Taking offence over transsexuality


THE READERS:What you said on irishtimes.com this week

Last week the Observer removed an article from its website “in light of the hurt and offence” the piece caused. In it, the British newspaper’s columnist Julie Burchill sought to defend a colleague from online criticism; Suzanne Moore had written in the New Statesman that modern women were expected to have bodies like Brazilian transsexuals’. Burchill called Moore’s critics “screaming mimis”, “bedwetters in bad wigs” and “shemales”.

In Thursday’s Irish Times Fionola Meredith argued that “the right to offend is more important than the right not to be offended, because it is bound up with vital political freedoms”. “Leaping to extreme offence” over Moore’s remark was “both unnecessary and damaging”, she wrote, adding that the subsequent “small-minded intolerance” amounted to “patrolling offence-addicts” trying to restrict what could be said.

Meredith’s article drew a wide range of comments on irishtimes.com . Below is a selection.

Taking offence from Burchill’s article is the least of anyone’s worries. What Burchill wrote – I’ll use her article as an example before I get to Moore, because it’s so much more extreme – is not just offensive to trans people; it actively contributes to a culture which dehumanises them.

The reaction she got is the same as you’d expect if somebody wrote a horribly racist column. Racism, like transphobia and homophobia, is not merely about writing offensive words. It’s something which causes real harm to real people. So don’t claim it’s just “offensive” or “politically incorrect”.

Next: Moore. Do I really have to deconstruct the phrase “Brazilian transsexual”? I suppose I do. All right, kids, listen up. Moore was trying to put across the idea that women are expected to live up to an unrealistic ideal of beauty. Our age of implants and Botox and Photoshop teaches women that they must aspire towards something unnatural. She searched for a phrase, a one-liner, something which would get that idea across, preferably through an arresting image. And she settled on . . . Brazilian transsexual. Because “Brazilian” connotes toned beach bodies and waxed genitals, and “transsexual” here apparently implies something weird and unnatural.

Think about that last connotation. Think about how ideas like this help to reinforce popular prejudices, and think of the harm this causes people. Maybe Moore was working to a deadline, and maybe if she’d had more time she would have thought twice about that phrase. But when you say or do something hurtful to other people, and this is pointed out to you, the normal, decent, human thing to do is to listen and apologise. If you accidentally bump into someone, you reflexively say “sorry”, even if no harm was done. It’s the polite thing to do.

So the appropriate thing for Moore to have done would be to apologise for her thoughtless remark. The same goes for Ms Meredith: when informed that “transgender” is preferred to “transgendered”, the appropriate response is: “Is it? Oh, I’m sorry, I didn’t realise.” See? How difficult would that be? It’s not a very radical concept.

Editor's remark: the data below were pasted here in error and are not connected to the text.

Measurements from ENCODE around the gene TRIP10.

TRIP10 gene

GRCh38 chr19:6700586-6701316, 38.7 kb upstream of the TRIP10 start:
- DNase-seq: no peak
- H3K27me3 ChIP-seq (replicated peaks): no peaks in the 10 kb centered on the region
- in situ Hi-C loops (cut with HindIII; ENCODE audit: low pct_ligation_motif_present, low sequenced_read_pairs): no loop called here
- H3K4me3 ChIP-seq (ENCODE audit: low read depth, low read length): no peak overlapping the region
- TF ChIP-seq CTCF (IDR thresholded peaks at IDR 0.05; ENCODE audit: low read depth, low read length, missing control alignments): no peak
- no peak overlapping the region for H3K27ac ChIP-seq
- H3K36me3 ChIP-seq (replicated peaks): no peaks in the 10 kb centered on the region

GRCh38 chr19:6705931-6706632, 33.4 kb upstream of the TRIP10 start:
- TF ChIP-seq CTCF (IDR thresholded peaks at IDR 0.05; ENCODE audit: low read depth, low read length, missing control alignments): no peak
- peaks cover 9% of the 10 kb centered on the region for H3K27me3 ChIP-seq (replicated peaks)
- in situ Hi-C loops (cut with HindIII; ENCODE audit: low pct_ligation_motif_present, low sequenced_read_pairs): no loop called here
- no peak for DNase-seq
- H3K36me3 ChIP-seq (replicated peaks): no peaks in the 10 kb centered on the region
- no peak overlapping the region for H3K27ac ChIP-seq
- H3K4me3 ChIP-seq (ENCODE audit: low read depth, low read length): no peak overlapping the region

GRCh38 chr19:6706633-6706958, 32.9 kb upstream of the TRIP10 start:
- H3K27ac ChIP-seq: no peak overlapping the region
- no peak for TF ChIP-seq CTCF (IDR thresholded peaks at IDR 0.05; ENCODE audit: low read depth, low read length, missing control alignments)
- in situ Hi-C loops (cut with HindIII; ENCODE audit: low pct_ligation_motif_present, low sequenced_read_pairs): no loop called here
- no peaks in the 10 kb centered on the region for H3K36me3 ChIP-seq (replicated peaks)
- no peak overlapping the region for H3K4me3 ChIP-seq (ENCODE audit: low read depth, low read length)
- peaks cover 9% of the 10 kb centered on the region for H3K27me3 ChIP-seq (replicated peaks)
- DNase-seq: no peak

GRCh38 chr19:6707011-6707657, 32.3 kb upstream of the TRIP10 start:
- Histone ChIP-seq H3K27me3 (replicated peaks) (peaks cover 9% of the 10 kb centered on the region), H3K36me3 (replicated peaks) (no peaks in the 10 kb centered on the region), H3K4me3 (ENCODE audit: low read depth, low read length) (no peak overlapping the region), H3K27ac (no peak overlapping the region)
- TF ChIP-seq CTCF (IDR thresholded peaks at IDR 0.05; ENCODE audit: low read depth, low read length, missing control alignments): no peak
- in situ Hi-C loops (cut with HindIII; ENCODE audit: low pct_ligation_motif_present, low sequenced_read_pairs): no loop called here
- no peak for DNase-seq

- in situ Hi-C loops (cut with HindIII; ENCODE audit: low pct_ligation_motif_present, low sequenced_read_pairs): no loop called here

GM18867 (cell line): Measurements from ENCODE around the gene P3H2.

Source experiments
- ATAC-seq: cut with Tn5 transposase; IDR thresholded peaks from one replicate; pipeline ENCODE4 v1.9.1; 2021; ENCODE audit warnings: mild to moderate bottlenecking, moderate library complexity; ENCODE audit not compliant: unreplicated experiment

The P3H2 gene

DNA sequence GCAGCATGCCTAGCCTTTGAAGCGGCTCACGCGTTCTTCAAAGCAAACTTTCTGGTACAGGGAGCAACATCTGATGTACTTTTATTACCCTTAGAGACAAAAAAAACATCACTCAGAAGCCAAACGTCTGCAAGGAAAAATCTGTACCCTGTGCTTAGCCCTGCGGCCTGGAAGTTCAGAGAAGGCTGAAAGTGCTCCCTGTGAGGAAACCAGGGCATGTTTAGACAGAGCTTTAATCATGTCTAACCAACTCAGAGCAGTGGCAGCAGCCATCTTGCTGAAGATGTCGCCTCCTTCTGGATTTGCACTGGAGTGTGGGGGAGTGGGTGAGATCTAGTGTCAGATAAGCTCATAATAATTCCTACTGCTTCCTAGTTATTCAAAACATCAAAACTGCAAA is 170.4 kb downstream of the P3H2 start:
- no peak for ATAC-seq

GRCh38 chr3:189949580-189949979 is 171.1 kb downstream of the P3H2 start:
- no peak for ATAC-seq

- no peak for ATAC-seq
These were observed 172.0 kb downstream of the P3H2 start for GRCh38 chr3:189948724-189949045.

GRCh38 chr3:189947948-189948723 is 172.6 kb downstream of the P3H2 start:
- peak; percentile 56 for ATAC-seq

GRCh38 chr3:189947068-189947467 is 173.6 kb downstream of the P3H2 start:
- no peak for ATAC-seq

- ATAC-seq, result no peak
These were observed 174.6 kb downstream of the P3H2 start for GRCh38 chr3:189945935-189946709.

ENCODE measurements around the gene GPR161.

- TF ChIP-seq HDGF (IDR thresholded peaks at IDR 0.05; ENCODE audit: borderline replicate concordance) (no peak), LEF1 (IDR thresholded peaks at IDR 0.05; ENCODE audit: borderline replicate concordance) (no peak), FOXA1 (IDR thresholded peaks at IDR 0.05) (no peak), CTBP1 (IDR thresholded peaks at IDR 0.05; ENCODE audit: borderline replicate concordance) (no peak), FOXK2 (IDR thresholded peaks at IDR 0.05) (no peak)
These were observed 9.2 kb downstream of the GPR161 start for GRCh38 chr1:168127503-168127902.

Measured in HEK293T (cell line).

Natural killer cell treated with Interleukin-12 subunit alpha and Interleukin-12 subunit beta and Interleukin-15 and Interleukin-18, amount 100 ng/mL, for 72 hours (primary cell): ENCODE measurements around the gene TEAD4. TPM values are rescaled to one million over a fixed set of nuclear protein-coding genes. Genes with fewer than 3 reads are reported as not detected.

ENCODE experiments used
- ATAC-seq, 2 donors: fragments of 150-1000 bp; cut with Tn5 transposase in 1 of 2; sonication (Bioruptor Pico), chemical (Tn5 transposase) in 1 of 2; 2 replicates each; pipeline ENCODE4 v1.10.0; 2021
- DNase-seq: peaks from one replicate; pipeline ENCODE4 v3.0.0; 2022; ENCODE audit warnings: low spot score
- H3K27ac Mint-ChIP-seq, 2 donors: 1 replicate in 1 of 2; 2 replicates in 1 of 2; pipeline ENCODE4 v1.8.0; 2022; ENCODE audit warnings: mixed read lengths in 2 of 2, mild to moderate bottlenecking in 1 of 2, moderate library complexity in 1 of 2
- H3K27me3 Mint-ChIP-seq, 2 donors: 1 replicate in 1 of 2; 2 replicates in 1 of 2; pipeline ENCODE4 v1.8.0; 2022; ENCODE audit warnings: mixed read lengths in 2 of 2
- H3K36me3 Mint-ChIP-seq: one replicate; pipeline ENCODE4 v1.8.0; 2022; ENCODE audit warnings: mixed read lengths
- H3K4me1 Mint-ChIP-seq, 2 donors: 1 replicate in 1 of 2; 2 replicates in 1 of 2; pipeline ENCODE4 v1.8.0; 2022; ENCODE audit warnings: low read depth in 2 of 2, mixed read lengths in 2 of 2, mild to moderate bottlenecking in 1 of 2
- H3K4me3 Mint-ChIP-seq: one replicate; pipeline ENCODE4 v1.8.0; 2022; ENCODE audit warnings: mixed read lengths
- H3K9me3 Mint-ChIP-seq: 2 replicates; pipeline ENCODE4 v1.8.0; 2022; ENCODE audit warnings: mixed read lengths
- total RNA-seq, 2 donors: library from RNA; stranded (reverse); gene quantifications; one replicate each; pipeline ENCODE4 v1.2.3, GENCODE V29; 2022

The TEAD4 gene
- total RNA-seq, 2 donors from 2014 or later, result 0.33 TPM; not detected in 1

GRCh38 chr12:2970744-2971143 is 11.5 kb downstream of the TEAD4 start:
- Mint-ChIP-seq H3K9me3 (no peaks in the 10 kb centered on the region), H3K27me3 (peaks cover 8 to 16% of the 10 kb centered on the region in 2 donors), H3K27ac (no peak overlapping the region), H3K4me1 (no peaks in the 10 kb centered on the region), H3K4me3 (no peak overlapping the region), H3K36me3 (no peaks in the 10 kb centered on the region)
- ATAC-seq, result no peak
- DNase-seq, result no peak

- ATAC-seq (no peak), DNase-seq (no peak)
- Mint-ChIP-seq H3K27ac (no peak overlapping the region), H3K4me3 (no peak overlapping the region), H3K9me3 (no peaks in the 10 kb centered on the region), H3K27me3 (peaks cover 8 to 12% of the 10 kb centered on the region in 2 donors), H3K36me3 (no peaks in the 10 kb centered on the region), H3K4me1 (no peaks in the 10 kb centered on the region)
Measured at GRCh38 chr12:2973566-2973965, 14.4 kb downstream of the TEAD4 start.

Don’t do things which hurt other people unless you have a really good overriding reason. EoinConway

Not more of this “the press has a right to offend” balderdash. The press offends me every day, and I respond by defending my right to be respected. Moore and Burchill caused offence; I have fought back against this – myself and many other trans men and women. The press might like to turn back the tide to earlier times when they could write whatever vile garbage they wanted to.

Social media has allowed geographically isolated minorities a way of fighting back against the vested interests of the press. The press don’t like persecuted minorities to have this tool at their disposal. Tough: get with the program, girls and boys; you ain’t gonna push us about the way you did April Ashley [a British woman outed in the Sunday People as a transsexual] 50 years ago. LesleyStafford

Is it really that difficult to grasp the idea that negatively objectifying an at-risk minority is irresponsible? Comments about censorship and political correctness run mad are entirely orthogonal to the issue. We were, till quite recently, a society that tolerated views of women and children that facilitated cruel and dysfunctional men’s gratuitous mistreatment of vulnerable members of those groups.

Trans people, by mere virtue of their identity, are disproportionally vulnerable to violence and discrimination. Would we have such difficulty apprehending the contours of the pain caused to trans people if we were equally vulnerable and the “harmless joke” was at our expense? MaxKrzyzanowski

Freedom of speech always needs to be related to power to be heard. Trans people have a history of going unheard (both as individuals and communities), of being talked about rather than talked to. I think that accounts for a lot of the emotion involved in situations like this.

I also think, sadly, that it accounts for the aggression shown by some trans people on Twitter. I suppose it’s ironic at one level, but finding themselves in a space where they speak without fear of violence tends to bring out the aggression in some people.

It’s no more acceptable for a trans person to call Suzanne Moore some horrible name or wish her an injury than it is for Julie Burchill to talk abusively about trans people on the Guardian website. IsaMcHugh

I hope The Irish Times is not going to allow the bullying of Moore to continue on these pages. She has been bullied and misrepresented in the most hateful, misogynistic manner by people from the trans lobby, and whatever comment they wish to make about language is lost amidst the nasty and aggressive way this issue was handled. Raggagirly

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